“The Newspapers of Delaware County,” an exhibit presented by The Delaware County Historical Society, opened Sunday, July 15, in the Meeker Homestead Museum. The exhibit opens the pages of 200 years of chronicled history that was provided by the stories, photos and advertisements in the newspapers of Delaware County.
“One of the main reasons we selected the theme ‘Newspapers of Delaware County’ was because this is the 200th anniversary of the Delaware Gazette,” said Benny Shoults, Meeker Homestead Museum curator. “The research proves an intriguing story, like a box of surprises.”
Shoults said the history of the newspaper is a story that has been with us since Roman times when the Acta Diurna, translates as Daily Acts or Daily Public Records, were posted.
“These were daily Roman official notices, a sort of daily gazette,” he said. “They were carved on stone or metal and presented on message boards in public places … and evolved until the 1400s with the invention of the printing press.”
According to Shoults, most cities, small towns and villages had newspapers that reported local, national and international news.
“The local stories were of most interest to the community that the newspapers served,” he said. “The outright culture of the community was reflected in the stories and through the advertising as printed in the newspapers.”
Shoults added that newspapers are “probably the number one source of history” for small communities. He said even newspaper obituaries chronicled the personal history and legacy of someone who lived in the community.
“Every reader could form an opinion from what they read in the newspaper and then they could act on it, thus making some sort of difference in the community,” he said. “In most cases, the story was factual. Especially, very early on, there were very few newspapers that didn’t at least gather the facts and double check to make sure their sources were right.”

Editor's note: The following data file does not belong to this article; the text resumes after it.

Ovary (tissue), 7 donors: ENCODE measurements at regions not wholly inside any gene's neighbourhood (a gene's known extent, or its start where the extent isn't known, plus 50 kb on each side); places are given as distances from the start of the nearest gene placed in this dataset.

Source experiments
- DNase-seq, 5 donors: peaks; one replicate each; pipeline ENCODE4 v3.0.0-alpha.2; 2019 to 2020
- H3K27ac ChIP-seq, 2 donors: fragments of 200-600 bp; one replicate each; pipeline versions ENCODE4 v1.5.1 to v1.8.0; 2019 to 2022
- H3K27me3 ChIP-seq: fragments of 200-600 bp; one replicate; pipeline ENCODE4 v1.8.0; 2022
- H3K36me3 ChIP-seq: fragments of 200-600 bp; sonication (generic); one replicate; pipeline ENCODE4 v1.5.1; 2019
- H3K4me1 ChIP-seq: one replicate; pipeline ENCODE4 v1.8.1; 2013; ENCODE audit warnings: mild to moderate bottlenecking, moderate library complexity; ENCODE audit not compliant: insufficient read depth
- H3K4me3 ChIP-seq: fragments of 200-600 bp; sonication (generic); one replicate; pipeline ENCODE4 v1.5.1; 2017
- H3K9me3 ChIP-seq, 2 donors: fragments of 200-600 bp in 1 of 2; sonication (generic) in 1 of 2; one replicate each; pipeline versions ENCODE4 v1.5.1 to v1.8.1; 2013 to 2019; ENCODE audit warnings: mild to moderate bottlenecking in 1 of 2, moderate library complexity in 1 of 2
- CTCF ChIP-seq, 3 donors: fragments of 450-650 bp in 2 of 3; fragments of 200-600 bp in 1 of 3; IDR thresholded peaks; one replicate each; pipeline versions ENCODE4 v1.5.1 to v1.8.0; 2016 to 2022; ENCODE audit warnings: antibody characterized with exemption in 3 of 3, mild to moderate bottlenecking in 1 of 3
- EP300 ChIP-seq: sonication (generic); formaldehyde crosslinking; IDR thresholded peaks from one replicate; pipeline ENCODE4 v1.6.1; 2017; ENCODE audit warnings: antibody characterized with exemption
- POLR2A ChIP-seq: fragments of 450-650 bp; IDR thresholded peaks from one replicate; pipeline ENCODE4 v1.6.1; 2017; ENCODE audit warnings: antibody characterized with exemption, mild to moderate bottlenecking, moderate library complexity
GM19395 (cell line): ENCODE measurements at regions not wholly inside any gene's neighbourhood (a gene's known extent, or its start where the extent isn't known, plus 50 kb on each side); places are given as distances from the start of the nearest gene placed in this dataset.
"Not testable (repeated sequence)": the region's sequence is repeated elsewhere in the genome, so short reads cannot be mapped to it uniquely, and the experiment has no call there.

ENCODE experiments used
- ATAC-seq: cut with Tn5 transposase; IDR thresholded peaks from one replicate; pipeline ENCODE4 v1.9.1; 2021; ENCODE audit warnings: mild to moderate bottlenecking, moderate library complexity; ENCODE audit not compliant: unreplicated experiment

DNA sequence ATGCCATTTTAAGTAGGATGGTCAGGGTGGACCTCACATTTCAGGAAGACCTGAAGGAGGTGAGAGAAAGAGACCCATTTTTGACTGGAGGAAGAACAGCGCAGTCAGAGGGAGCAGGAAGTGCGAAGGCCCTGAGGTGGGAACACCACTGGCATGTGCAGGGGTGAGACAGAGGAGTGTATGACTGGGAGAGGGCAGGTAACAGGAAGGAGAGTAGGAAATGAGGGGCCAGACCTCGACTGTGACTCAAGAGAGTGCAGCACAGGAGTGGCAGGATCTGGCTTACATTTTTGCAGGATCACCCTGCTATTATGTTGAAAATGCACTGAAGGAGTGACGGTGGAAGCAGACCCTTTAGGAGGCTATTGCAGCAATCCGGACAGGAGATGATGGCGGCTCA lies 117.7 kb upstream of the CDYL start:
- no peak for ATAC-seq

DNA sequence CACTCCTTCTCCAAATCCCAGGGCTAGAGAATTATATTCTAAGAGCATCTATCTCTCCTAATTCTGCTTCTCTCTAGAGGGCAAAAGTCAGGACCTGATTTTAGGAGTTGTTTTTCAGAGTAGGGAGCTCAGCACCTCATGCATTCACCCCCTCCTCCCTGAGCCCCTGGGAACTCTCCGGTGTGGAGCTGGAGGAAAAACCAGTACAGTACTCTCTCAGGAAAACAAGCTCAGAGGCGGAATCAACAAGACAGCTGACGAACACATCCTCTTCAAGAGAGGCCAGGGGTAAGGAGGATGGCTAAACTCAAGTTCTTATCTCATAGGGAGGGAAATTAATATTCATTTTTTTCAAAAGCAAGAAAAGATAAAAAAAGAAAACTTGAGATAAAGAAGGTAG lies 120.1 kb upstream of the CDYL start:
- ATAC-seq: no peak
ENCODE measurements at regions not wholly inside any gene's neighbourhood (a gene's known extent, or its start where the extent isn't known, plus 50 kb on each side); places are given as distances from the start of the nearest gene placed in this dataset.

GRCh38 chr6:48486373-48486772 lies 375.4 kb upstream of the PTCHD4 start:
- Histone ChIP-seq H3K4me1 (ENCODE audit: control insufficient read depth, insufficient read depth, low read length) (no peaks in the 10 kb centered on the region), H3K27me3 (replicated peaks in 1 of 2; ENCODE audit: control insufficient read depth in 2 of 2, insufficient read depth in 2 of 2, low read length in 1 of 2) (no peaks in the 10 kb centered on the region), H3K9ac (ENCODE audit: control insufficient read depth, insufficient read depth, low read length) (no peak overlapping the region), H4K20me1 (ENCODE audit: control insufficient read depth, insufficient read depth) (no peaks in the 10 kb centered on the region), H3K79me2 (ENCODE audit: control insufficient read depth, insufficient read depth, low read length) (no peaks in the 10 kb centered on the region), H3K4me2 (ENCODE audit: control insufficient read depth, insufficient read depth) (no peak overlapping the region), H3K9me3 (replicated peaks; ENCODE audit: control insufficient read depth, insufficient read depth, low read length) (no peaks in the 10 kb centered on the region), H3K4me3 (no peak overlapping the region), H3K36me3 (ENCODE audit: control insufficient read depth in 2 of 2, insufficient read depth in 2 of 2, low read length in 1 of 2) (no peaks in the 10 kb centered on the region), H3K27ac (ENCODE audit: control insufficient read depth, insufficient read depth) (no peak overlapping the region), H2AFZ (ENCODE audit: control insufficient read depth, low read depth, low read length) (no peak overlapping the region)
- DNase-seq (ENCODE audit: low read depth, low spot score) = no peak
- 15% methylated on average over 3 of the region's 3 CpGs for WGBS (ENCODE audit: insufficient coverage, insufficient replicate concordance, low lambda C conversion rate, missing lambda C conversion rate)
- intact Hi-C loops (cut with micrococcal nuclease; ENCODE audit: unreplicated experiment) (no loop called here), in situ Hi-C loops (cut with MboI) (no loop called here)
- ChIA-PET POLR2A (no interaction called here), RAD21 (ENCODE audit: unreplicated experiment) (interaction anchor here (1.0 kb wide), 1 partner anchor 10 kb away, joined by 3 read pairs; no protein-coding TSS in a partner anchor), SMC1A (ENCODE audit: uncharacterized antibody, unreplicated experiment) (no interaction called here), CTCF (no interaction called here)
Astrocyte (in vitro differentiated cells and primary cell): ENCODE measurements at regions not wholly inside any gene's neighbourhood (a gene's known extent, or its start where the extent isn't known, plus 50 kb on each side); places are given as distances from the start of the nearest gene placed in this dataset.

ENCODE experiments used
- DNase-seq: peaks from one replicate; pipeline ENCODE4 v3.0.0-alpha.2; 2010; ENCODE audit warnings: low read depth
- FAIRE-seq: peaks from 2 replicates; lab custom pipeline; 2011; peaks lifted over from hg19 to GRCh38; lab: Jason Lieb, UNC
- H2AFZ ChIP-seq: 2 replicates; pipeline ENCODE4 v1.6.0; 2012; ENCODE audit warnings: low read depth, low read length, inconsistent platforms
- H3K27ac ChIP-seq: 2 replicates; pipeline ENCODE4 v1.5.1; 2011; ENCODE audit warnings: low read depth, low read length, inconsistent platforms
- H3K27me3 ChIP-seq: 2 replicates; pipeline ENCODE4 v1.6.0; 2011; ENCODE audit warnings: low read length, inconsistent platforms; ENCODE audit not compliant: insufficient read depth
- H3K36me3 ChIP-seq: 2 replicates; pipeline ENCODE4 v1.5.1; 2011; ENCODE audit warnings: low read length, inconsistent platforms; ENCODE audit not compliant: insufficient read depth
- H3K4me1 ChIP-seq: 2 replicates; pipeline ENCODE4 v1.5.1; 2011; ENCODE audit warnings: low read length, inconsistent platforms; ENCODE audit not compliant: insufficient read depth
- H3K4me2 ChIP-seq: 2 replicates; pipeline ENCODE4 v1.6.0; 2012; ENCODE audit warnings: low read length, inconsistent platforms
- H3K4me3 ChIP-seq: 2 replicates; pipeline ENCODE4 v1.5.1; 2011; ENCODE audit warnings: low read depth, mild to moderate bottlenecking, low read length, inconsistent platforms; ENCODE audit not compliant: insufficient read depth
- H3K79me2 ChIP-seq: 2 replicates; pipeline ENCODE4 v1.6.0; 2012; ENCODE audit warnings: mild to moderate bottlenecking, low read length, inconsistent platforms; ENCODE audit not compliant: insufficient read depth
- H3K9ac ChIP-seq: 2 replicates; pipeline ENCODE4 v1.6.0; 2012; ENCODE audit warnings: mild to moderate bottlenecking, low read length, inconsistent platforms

Shoults said that the topic of newspapers in Delaware County turned out to be very large. He said thinking about the speed news travels today, “it is mind-boggling” compared to the years before even the telegraph. He said news from other cities might have taken two or three days, maybe longer, to reach people by mail.
“I am sure that in many cases, the newsworthy event had either been resolved or taken on a whole different direction by the time it showed up in the newspaper,” he said. “I would imagine that this was the reason that our civilization was driven to find other ways to relay the news.”
Shoults said the question is: “Is the newspaper still a viable messenger?”
The exhibit is open from 2 to 5 p.m. every Sunday (July 15 to Dec. 23) and during special events, as they are announced at the Meeker Homestead Museum, 2690 Stratford Road, Delaware.
For more information, visit www.delawareohiohistory.org.
Contact D. Anthony Botkin at 740-413-0902. Follow him on Twitter @dabotkin.